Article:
When selecting a benefits administration solution, look for a partner that has the software capabilities you need including key tools and functionalities backed by powerful AI/ML technology. As LIMRA and EY explained, “With more data available, artificial intelligence (AI) enabled tools can assess employee needs based on life stages and provide personalized recommendations, ultimately driving higher rates of employee adoption.”

8 in 10 employers believe technology will play a larger role in carrier selection over the next 5 years

Benefits technology is changing a lot more than just decision support tools. As brokers become strategists and employers’ home in on expanding and diversifying their benefits offerings, they “expect to rely more heavily on technology from all their partners, with software vendors topping the list.” In fact, 70% of employers say they will rely more on their benefits technology over the next 5 years.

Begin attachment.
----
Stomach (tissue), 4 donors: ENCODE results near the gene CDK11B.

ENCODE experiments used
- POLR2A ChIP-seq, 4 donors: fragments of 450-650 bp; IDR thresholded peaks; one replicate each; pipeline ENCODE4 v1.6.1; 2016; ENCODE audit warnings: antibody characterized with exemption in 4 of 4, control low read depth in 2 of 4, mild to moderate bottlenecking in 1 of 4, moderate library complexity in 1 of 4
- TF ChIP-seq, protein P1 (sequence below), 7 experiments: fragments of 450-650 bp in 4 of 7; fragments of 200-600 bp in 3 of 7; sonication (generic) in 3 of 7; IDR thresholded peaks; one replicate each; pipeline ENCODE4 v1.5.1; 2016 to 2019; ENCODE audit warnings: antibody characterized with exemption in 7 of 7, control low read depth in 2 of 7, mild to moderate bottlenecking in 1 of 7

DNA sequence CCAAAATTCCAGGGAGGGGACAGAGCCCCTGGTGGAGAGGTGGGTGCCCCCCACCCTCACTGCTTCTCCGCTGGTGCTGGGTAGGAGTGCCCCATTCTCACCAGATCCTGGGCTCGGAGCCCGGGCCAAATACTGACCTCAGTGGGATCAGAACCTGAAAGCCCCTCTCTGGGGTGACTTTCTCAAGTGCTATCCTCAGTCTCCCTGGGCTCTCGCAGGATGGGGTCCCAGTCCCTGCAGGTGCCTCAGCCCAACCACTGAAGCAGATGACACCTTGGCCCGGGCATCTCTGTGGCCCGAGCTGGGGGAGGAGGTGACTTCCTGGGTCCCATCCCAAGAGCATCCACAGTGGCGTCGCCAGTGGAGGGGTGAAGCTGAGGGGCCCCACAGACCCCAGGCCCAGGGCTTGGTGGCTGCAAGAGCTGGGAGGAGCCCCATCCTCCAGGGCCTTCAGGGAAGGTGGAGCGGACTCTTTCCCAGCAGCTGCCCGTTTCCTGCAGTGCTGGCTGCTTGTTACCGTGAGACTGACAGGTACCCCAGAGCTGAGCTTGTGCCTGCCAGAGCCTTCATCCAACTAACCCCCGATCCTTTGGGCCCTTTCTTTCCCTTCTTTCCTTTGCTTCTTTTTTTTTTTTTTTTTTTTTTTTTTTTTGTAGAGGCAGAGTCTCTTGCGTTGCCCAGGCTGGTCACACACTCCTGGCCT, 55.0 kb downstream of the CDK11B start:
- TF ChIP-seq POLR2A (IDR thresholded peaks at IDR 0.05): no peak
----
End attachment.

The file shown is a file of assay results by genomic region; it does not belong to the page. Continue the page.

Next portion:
Technology is a big player in the benefits ecosystem as a whole. LIMRA and EY found that “2/3 of employers say they would choose [benefit providers] that work well with their benefit technology platform, even if their product is a little more expensive.” Choosing a ben admin solution goes beyond software capabilities – employers want a partner who has a fully integrated, data-driven ecosystem with carriers and providers. Investments in carrier relationships and APIs create a more efficient benefit experience for both HR and employees alike.

Want to learn more?

Learn what other trends and predictions will make a splash in 2022 by watching our free on-demand webinar

Additionally, read more about these statistics in the LIMRA and EY report: Harnessing Growth and Seizing Opportunity: The Future of Workforce Benefits.